This afternoon while travelling on our bus to Longwood, Monrovia sponsored lunch in great travelling bags! I transfered from one bus to the other going to Conard Pyle for a tour of the trial beds of roses by Jacques Mouchotte, rose hybridizer and director or research for the world famous Selection Meilland. After sipping on wine and munching on some wonderful nibblies, we set out for the trial beds with pen and paper in hand to rate six of them ourselves!
There are eight new stars for 2001 - Francois Rabelais 'Meinusian' PPAF, Michelangelo 'Meitelov', Peter Mayle 'Meizincaro', Glowing Peace 'Meizole'- 2001 AARS Winner, Marmalade Skies 'Meimonblan' - 2001 AARS Winner, 'Carefree Sunshine' and Ruby Meidiland 'Meipreston' and Spirea Japonica var. alpina 'Lemondrop' Visit http://www.starroses.com for more information.
Back on the bus again for the trip back to Longwood... This was my first time to this part of the world and Longwood was a stunner! (more... see pictures and story of Longwood)
Monday was another early riser with coffee at 7:30 a.m. sponsored by the American Nursery and Landscape Association, then a couple more sessions on Garden Tourism by Barbara Segall and Speaking by Dave Thompson ... both very informative!
Scott Arboretum was on the agenda today ... when we arrived there Espoma had prepared a wonderful alfresco lunch for us under a big white tent. After stuffing ourselves we set out individually to wander around Swarthmore College where Scott Arboretum is. Swarthmore College is a small, highly selective college of liberal arts and engineering with a student population around 1400. The student/teacher ratio is 8/1. It was founded in 1864 by Quakers although it is non-sectarian.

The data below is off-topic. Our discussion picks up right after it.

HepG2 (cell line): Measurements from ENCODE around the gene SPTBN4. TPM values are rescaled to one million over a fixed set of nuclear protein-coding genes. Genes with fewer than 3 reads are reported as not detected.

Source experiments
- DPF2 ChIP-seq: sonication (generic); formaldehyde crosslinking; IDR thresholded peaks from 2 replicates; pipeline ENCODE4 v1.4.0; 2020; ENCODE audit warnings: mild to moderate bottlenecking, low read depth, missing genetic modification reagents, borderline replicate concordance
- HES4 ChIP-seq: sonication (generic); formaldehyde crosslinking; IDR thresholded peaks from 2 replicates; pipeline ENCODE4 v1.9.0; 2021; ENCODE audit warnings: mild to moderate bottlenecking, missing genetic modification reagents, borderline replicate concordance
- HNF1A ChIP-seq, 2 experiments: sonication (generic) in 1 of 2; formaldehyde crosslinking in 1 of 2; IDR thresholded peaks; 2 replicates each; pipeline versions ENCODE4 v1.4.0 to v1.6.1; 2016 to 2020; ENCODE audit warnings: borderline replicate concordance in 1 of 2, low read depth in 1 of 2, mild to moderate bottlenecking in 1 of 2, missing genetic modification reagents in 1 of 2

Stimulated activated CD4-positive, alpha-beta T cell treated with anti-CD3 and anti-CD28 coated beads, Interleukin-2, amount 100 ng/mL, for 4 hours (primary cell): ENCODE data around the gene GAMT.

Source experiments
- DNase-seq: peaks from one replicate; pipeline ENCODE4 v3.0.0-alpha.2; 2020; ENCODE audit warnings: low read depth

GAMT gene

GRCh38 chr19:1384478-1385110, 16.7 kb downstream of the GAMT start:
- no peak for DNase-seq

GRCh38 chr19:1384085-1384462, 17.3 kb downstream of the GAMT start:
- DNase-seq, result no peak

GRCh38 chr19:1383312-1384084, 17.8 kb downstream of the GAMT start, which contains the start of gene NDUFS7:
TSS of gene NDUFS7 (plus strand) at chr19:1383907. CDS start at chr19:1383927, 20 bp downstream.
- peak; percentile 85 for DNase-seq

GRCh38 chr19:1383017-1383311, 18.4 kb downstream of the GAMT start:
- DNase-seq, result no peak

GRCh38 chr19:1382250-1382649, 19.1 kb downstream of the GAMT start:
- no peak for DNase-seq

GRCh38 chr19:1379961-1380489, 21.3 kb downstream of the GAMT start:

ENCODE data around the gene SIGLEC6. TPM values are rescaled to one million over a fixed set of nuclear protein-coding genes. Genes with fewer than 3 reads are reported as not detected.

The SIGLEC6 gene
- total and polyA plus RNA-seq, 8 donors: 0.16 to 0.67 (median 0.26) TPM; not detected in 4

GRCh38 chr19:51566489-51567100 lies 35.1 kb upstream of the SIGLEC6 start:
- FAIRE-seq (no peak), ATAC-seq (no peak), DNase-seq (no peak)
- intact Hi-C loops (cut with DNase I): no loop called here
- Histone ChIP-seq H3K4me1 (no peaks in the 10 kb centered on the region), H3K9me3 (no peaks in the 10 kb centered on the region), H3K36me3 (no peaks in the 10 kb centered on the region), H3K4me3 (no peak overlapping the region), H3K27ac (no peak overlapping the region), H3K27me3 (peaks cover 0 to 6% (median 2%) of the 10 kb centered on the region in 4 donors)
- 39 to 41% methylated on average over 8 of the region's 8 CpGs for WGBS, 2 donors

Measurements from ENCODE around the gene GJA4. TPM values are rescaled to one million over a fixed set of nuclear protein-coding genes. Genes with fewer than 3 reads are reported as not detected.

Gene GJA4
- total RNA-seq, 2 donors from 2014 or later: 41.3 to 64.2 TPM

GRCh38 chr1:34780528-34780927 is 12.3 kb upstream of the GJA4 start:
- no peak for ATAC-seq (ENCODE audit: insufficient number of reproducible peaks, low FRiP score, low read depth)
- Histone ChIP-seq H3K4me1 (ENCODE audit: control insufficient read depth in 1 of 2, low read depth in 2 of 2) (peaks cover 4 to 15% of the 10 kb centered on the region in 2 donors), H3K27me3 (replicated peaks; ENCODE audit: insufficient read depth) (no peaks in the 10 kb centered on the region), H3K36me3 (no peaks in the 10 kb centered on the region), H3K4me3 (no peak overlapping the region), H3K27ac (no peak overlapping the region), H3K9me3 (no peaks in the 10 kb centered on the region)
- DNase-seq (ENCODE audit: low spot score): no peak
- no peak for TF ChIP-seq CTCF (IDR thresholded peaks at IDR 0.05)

The Arboretum was established in 1929 to educate and inspire home gardeners. I was really pleased with the pictures I took here, because the plants were very unusual to me ... and have the names of them all listed if you need them! (more... see pictures of Scott Arboretum)
After I had finished seeing what I could I set out down the hill to catch our bus that would take us around to see six private gardens in Swarthmore.
Back to the hotel just in time to get ready for the Annual Awards Reception sponsored by Spring Hill Nurseries. We enjoyed drinks while going over all of the award winners this year.
Then into the Grand Ballroom for the Awards Program & Banquet. The banquet was sponsored by Etera, Wine sponsored by Spring Meadow Nursery and the centerpieces sponsored by International Garden Products!
Judy Lowe gave the welcome and James Baggett from Country Living Gardener introduced the winners of the Q & T Awards. Marco Polo Stufano became an Honorary Member, with Ken Druse and David Tarrant becoming Fellows. The evening was topped off with Benjamin Franklin!
Expo Garden Tours sponsored a Karaoke Party afterwards.
Tuesday was the day I was leaving, but not before seeing the famous Chanticleer, A Pleasure Garden. This was also the first day of not so nice weather as it was raining, but we gardeners can sure work around that! (more... see pictures of Chaticleer)
After this beautiful and restful garden, it was back to the hotel to get ready for the airport...now that is another story! but while here at the symposium I grew in knowledge, friendship and of course in gardens...